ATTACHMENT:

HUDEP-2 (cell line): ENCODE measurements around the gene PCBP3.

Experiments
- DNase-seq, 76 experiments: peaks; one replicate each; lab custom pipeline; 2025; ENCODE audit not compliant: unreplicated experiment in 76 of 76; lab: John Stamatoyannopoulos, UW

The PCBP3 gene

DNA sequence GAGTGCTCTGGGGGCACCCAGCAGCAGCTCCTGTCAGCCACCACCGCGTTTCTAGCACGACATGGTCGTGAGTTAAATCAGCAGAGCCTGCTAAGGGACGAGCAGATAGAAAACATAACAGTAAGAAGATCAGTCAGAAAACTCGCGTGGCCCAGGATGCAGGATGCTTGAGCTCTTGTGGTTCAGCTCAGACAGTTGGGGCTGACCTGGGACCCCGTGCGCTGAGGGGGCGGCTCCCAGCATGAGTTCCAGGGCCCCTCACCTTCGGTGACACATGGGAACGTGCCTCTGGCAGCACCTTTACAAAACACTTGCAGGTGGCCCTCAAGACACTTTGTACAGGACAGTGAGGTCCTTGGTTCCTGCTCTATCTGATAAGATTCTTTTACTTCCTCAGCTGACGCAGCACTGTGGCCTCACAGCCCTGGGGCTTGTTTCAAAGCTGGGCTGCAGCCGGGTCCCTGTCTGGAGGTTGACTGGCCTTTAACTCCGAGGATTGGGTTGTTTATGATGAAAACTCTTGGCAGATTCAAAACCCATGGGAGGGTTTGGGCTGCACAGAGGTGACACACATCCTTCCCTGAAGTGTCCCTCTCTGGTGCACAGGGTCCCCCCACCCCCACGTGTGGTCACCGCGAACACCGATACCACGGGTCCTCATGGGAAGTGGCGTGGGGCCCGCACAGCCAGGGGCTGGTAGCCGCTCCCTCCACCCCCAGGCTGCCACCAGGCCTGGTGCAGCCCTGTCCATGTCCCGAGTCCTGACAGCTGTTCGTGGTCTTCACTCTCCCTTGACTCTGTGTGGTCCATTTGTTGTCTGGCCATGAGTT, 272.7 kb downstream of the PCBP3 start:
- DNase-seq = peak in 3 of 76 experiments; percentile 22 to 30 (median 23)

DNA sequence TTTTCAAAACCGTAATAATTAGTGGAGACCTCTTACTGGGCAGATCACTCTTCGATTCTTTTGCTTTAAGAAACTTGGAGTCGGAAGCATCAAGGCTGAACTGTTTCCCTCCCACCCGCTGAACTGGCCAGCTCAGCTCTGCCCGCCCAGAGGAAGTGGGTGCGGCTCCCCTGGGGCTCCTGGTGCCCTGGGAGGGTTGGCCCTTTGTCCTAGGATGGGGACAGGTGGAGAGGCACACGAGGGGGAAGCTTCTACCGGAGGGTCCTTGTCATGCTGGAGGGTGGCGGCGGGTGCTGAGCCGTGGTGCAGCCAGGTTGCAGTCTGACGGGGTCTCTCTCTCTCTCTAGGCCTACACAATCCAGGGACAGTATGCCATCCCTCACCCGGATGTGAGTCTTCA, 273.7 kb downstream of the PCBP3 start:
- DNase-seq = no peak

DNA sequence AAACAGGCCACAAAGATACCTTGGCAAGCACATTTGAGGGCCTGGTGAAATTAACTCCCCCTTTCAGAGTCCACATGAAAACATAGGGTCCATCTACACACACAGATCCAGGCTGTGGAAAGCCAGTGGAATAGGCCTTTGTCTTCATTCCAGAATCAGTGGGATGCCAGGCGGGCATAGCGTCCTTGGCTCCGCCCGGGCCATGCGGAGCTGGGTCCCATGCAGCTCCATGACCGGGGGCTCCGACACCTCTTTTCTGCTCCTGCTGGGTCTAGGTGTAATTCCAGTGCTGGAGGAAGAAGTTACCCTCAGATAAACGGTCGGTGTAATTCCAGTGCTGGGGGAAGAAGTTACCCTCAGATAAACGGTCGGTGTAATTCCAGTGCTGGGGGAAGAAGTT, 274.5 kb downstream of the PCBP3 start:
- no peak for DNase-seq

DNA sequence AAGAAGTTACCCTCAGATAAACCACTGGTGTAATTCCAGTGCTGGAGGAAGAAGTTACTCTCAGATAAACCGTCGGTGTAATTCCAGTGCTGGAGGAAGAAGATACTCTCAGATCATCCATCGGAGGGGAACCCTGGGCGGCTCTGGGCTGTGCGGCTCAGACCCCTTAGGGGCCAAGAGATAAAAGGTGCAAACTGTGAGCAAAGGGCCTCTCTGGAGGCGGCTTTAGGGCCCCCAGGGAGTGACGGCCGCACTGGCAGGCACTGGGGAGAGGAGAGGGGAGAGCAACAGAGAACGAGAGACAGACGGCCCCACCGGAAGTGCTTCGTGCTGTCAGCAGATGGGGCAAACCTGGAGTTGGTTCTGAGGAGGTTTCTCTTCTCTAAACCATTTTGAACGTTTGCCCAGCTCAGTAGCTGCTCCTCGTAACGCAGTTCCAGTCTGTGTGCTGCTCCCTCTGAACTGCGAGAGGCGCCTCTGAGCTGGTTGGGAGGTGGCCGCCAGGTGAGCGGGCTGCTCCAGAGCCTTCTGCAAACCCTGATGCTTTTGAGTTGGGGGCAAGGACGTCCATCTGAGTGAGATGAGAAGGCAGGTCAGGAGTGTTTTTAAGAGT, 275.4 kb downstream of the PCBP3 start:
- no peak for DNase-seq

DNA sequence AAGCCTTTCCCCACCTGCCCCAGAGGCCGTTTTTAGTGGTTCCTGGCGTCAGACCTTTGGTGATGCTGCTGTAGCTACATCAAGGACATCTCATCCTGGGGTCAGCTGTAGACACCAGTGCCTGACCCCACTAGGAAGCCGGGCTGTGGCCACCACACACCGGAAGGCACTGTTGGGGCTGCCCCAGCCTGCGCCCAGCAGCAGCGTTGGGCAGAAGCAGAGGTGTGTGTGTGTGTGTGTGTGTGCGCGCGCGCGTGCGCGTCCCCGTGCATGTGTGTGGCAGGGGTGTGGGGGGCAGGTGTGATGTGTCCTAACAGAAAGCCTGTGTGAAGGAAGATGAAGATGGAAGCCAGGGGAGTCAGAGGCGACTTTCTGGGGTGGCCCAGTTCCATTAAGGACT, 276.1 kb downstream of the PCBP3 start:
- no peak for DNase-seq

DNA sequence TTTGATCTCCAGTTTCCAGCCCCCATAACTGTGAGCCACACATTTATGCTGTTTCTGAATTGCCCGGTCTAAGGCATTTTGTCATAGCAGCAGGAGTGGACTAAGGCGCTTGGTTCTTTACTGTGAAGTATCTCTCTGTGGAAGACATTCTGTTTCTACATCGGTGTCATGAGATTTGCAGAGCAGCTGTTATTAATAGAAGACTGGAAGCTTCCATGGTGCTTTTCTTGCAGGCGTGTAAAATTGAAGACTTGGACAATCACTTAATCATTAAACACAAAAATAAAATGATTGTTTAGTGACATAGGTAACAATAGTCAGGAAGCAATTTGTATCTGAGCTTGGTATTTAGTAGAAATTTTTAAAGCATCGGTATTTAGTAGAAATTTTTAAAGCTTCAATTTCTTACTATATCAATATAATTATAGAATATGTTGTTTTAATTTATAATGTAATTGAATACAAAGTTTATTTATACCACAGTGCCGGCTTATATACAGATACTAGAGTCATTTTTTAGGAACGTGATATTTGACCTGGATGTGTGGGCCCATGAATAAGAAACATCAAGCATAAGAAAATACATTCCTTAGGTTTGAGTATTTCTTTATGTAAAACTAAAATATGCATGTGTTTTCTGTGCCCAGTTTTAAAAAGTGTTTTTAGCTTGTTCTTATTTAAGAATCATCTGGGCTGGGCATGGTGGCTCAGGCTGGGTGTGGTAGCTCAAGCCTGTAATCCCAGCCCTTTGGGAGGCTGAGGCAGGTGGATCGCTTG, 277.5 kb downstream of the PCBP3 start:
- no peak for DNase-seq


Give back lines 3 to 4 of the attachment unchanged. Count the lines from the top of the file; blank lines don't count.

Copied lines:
- DNase-seq, 76 experiments: peaks; one replicate each; lab custom pipeline; 2025; ENCODE audit not compliant: unreplicated experiment in 76 of 76; lab: John Stamatoyannopoulos, UW

The PCBP3 gene